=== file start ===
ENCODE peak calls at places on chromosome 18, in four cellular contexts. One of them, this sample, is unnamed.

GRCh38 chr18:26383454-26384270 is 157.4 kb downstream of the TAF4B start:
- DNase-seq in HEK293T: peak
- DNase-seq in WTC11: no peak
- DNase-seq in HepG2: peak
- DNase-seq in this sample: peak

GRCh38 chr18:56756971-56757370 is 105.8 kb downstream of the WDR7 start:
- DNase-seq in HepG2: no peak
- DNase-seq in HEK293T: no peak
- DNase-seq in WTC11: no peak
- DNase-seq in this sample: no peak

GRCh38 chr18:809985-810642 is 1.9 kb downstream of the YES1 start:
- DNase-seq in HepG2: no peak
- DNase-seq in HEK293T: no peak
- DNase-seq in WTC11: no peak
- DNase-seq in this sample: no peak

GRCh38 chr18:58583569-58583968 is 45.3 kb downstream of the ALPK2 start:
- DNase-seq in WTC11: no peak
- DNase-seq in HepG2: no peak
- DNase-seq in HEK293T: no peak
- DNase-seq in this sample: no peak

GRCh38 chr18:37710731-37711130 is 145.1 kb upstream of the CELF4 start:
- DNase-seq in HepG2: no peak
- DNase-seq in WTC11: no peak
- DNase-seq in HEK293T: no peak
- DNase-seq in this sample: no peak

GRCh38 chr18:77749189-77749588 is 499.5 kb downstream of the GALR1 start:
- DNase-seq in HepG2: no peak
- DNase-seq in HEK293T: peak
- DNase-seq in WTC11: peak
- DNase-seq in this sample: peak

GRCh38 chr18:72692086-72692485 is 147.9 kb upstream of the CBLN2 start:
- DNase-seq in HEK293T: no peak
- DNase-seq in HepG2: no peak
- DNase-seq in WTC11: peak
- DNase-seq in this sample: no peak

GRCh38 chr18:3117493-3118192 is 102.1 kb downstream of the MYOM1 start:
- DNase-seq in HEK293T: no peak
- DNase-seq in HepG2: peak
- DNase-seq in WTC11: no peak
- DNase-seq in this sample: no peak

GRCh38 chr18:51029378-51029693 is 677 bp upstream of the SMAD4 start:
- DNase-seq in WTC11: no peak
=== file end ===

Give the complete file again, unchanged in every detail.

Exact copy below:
ENCODE peak calls at places on chromosome 18, in four cellular contexts. One of them, this sample, is unnamed.

GRCh38 chr18:26383454-26384270 is 157.4 kb downstream of the TAF4B start:
- DNase-seq in HEK293T: peak
- DNase-seq in WTC11: no peak
- DNase-seq in HepG2: peak
- DNase-seq in this sample: peak

GRCh38 chr18:56756971-56757370 is 105.8 kb downstream of the WDR7 start:
- DNase-seq in HepG2: no peak
- DNase-seq in HEK293T: no peak
- DNase-seq in WTC11: no peak
- DNase-seq in this sample: no peak

GRCh38 chr18:809985-810642 is 1.9 kb downstream of the YES1 start:
- DNase-seq in HepG2: no peak
- DNase-seq in HEK293T: no peak
- DNase-seq in WTC11: no peak
- DNase-seq in this sample: no peak

GRCh38 chr18:58583569-58583968 is 45.3 kb downstream of the ALPK2 start:
- DNase-seq in WTC11: no peak
- DNase-seq in HepG2: no peak
- DNase-seq in HEK293T: no peak
- DNase-seq in this sample: no peak

GRCh38 chr18:37710731-37711130 is 145.1 kb upstream of the CELF4 start:
- DNase-seq in HepG2: no peak
- DNase-seq in WTC11: no peak
- DNase-seq in HEK293T: no peak
- DNase-seq in this sample: no peak

GRCh38 chr18:77749189-77749588 is 499.5 kb downstream of the GALR1 start:
- DNase-seq in HepG2: no peak
- DNase-seq in HEK293T: peak
- DNase-seq in WTC11: peak
- DNase-seq in this sample: peak

GRCh38 chr18:72692086-72692485 is 147.9 kb upstream of the CBLN2 start:
- DNase-seq in HEK293T: no peak
- DNase-seq in HepG2: no peak
- DNase-seq in WTC11: peak
- DNase-seq in this sample: no peak

GRCh38 chr18:3117493-3118192 is 102.1 kb downstream of the MYOM1 start:
- DNase-seq in HEK293T: no peak
- DNase-seq in HepG2: peak
- DNase-seq in WTC11: no peak
- DNase-seq in this sample: no peak

GRCh38 chr18:51029378-51029693 is 677 bp upstream of the SMAD4 start:
- DNase-seq in WTC11: no peak